FCC boss Julius Genachowski has made getting more spectrum to market his top priority. His proposal to accomplish this has primarily been something called incentive auctions
, which allow broadcasters to voluntarily give up spectrum in exchange for some of the auction proceeds. The National Broadband Plan recommended the reallocation of 500 MHz of spectrum for wireless broadband, with 120 MHz of it coming from the spectrum used for local TV broadcasts.
According to Genachowski, such auctions would be a "mechanism to enable market forces to unleash the value of that spectrum for broadband use." Cable operators and the National Association of Broadcasters (NAB) have somewhat balked at the idea, primarily because they're worried that the voluntary auctions may not be so voluntary.
The FCC has announced that during an upcoming meeting they'll lay the groundwork to get these auctions up and running, with the goal of getting rules formalized in 2013 with an auction in 2014. In a statement e-mailed to the press, Genachowski stated that the auctions will be a boon to the entire wireless ecosystem:
"In freeing up spectrum for wireless broadband, incentive auctions will drive faster speeds, greater capacity, and ubiquitous mobile coverage. These are essential ingredients for innovation and leadership in the 21st century economy where smartphones and tablets powered by 4G LTE and Wi-Fi networks are proliferating, and the mobile Internet becomes more important every day. Over the last few years, the U.S. has regained global leadership in mobile innovation -- and we must not let up now."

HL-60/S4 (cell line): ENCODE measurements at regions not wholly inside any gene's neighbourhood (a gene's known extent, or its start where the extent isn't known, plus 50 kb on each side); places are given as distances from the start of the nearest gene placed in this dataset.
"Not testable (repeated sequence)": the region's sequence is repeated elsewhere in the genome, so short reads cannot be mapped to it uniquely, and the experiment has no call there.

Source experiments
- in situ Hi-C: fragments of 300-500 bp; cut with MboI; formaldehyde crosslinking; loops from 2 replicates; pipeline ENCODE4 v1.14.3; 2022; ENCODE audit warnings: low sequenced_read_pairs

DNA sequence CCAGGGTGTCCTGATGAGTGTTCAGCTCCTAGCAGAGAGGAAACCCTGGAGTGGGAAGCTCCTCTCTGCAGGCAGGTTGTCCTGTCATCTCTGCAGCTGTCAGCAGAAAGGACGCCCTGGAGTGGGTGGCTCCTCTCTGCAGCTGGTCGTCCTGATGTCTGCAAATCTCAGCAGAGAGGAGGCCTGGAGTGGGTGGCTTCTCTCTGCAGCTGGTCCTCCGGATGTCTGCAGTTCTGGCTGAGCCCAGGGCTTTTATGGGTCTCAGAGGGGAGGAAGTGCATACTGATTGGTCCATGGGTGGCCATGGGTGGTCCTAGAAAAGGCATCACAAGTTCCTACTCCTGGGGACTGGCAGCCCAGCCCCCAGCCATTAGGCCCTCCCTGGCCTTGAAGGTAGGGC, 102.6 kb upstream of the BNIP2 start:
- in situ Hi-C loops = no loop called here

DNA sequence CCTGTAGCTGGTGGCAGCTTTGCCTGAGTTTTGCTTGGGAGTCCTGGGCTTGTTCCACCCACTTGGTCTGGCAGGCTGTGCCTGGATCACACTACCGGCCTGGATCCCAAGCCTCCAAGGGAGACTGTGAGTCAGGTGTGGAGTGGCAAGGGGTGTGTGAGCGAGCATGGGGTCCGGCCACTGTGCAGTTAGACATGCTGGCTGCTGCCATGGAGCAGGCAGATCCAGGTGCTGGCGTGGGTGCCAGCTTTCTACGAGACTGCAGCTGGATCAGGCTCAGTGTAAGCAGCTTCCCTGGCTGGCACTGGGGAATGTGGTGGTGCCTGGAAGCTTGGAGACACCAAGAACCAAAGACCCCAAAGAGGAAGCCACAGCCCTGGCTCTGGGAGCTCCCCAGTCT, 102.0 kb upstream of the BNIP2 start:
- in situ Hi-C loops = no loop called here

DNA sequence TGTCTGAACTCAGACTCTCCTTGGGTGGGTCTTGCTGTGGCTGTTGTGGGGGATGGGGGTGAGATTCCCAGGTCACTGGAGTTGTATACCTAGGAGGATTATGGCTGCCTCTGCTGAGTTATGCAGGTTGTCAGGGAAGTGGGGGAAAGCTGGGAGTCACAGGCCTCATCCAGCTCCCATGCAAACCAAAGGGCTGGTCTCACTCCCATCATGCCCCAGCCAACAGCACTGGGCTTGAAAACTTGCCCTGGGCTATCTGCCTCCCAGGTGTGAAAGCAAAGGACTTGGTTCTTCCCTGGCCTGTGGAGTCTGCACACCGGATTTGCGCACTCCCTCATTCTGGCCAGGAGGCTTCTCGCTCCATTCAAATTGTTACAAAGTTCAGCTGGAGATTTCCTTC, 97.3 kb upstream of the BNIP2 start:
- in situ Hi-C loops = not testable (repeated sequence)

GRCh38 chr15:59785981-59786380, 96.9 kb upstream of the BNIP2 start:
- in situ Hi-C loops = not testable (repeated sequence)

The FCC will be seeking public comment on how specifically to design incentive auctions, which not only aim to convince broadcasters to give up spectrum, but to share spectrum with other stations, or volunteer to give up UHF spectrum for a VHF channel.
Despite ceaseless "spectrum apocalypse" claims from incumbent lobbyists, the problem hasn't necessarily been the lack of spectrum -- it has been the inefficient use of existing spectrum (government, AT&T's sluggish refarming of 2G spectrum), and the fact that AT&T and Verizon are sitting on the majority of it. The FCC also recently announced
they'll take a closer look at the rules determining how much spectrum is too much spectrum for one company to possess.